Document Type : Original Research


1 Department of Microbiology, Faculty of Medicine, AJA University of Medical Sciences, Tehran, Iran

2 Infectious Diseases Research Center, AJA University of Medical Sciences, Tehran, Iran

3 Department of Genetics and Advanced Technologies, Faculty of Medicine, AJA University of Medical Sciences, Tehran, Iran



Background: Chemotherapy is typically the first-line treatment for the advanced stage of cancers. However, there are shortcomings with respect to conventional chemotherapy that limit therapeutic efficiency, including lack of tumor selectivity, systemic toxicity and drug resistance. 
Objective: A multifunctional nanoplatform was build using of hydrogel co-loaded containing cisplatin and Iron oxide–gold core-shell nanoparticles. The Au shell comprises the light response and the iron core can be utilized as a negative contrast agent in nanocomplex.
Material and Methods: In this experimental study, KB cells derived from the epithelial cells located in the nasopharynx were exposed to different levels of concentration of hydrogel co-loaded with cisplatin and Iron oxide–gold core-shell nanoparticles. Afterwards, the cytotoxicity was determined using MTT assay. 
Results: The cytotoxicity results showed that this nanoplatforms has potent to create higher cytotoxicity in KB cells than free cisplatin, so that Fe-Au@Alg and Fe-Au@Alg with cisplatin mixed with laser irradiation exhibited a significant reduction in cell viability after 5 min.  
Conclusion: Hydrogel co-loaded with cisplatin and Iron oxide–gold core–shell nanoparticles are stable construct to combine chemo-photothermal therapy. Therefore, they can be used as a computed tomography-traceable nanocarrie, enabling us to monitor the delivery of therapeutics.



Chemotherapy is one of the first modalities to treat malignant growth (cancer). Absence of tumor selectivity, adequate drug concentration into the target tissues, serious side effects on cancer sufferers and several drugs resistance represent the main disadvantages of standard chemotherapy, resulting in poor healing effects. Recent advances in nanomedicine have brought new chances to lower the impediments of usual chemotherapy using nanoparticles exploiting [ 1 ].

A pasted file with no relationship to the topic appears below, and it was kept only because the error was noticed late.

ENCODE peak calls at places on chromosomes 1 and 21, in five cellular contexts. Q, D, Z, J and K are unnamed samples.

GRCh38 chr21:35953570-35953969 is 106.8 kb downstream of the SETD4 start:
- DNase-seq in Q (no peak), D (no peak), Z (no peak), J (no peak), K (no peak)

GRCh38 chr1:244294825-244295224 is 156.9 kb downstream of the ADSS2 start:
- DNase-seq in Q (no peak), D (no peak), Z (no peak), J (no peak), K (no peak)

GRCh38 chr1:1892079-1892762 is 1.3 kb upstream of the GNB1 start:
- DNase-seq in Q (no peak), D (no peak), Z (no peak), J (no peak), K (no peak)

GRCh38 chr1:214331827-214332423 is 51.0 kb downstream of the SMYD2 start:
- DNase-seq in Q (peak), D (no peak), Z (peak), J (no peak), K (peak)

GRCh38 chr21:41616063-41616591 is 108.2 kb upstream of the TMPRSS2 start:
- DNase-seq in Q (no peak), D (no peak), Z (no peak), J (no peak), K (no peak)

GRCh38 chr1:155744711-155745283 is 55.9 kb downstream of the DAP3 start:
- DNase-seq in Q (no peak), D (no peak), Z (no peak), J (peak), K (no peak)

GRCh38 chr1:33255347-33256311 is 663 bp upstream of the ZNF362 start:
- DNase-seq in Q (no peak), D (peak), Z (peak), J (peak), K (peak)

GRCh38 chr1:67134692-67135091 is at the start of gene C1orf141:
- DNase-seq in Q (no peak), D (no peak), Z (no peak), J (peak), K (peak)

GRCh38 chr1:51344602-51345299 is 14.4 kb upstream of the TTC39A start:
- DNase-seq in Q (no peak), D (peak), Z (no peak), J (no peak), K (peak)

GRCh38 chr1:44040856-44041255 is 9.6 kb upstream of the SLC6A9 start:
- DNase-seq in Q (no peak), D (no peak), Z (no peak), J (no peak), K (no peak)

There is evidence that nanoparticles used as vehicles to deliver drug are extended to the water solvency of drugs, lessen cytotoxicity, and enhanced drug distribution kinetics. It is possible therefore, to develop tumor-targeting drug delivery through improved permeability and retention (EPR) effect [ 2 , 3 ].

As thermo-chemotherapy, Hyperthermia and chemotherapy mixture is a procedure to empower increment anticancer adequacy. The cytotoxic impact of numerous anticancer medications like Alkylating and platinum-based agents medications will be intense at the point blended with heat using different physiology-related components [ 4 ].

Regular hyperthermia methods might be attended with undesirable thermal harms to the encompassing solid tissues because of non-selective tumor heating [ 5 , 6 ]. Subsequently, the design and utility of thermo-sensitive nanocarriers equipped for the concurrent conveyance of heat and drug have increased great consideration in nanomedicine throughout recent years [ 7 , 8 ].

Highly tunable and facile synthesis, nontoxicity, biocompatibility, and ease of modification of surface mean that gold nanoparticles (AuNPs) are the exquisite nanocarriers to carry drug [ 9 ]. However, as a result of their remarkable thermo-physical properties, AuNPs are good absorbent of light to generate localized heat. Through this, tumor cells are photothermally ablated through excessive selectivity. The proper properties of AuNPs for drug delivery and the warmth technology functionality below laser light exposure mean that AuNPs can be used as a thermo-chemotherapy platform for many cancers. This creates synergistic anticancer effect [ 10 - 13 ].